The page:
Spicy Sauce Scam Goes Viral – Tencent Duped by Fake Lao Gan Ma Deal

The bizarre story that went trending this week involves China’s tech giant Tencent and China’s undisputed sauce queen Lao Gan Ma.

Manya Koetse

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The super popular Chinese chilli sauce brand Lao Gan Ma has been all the talk on Chinese social media this week since a somewhat bizarre incident occurred where the world of tech scams and spicy sauce collided.

News came out earlier this week that Chinese tech giant Tencent sued Lao Gan Ma over a contract dispute for failing to pay the advertising fees for their online platforms. The case led to an initial Shenzhen court ruling requiring Lao Gan Ma to freeze 16.24 million yuan ($2.3 million) worth of assets.

According to Chinese state media outlet Global Times, Tencent claimed it had signed a marketing contract with the famous chilli brand in March of last year, and has since delivered marketing promotions worth of tens of millions yuan without receiving payment.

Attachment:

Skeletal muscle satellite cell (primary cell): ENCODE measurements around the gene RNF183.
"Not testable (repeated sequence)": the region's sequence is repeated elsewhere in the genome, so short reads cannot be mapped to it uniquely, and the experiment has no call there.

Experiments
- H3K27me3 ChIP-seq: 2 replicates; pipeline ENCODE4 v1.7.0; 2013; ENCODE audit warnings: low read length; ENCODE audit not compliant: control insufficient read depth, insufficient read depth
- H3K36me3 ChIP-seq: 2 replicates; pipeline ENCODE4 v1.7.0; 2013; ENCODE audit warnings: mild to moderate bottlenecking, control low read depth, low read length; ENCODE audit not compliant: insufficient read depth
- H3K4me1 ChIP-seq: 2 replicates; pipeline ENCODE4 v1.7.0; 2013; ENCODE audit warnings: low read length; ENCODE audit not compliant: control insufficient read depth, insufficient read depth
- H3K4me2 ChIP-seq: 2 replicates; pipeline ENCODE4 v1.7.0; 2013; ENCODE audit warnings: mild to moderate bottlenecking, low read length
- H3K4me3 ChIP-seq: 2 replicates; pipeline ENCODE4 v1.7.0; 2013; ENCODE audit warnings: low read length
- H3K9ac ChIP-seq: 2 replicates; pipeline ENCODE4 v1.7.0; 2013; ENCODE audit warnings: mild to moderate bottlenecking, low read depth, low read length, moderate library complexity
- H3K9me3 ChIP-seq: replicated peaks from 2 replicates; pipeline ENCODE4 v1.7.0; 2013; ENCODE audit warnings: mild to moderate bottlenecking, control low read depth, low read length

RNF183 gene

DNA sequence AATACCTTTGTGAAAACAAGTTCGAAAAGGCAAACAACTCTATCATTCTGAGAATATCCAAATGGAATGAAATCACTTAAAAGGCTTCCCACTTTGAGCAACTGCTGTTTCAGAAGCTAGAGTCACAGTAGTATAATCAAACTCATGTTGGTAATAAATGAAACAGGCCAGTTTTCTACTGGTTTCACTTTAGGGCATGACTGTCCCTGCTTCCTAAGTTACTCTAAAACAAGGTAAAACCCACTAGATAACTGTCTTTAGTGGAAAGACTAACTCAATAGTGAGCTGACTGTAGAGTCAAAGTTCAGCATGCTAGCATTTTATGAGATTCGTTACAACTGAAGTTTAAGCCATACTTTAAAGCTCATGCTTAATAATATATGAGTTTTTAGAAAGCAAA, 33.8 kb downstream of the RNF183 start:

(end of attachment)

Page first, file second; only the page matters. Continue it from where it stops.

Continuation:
Lao Gan Ma, however, denied ever signing this contract with Tencent and reported the matter to police.

It then turned out that Tencent had actually signed the marketing cooperation with imposters pretending to represent the chilli manufacturer, and had actually been cheated.

Meanwhile, the hashtag “CCTV Investigates the Lao Gan Ma Suitcase” (#央视调查腾讯老干妈诉讼事件#) received over 400 million views on social media platform Weibo.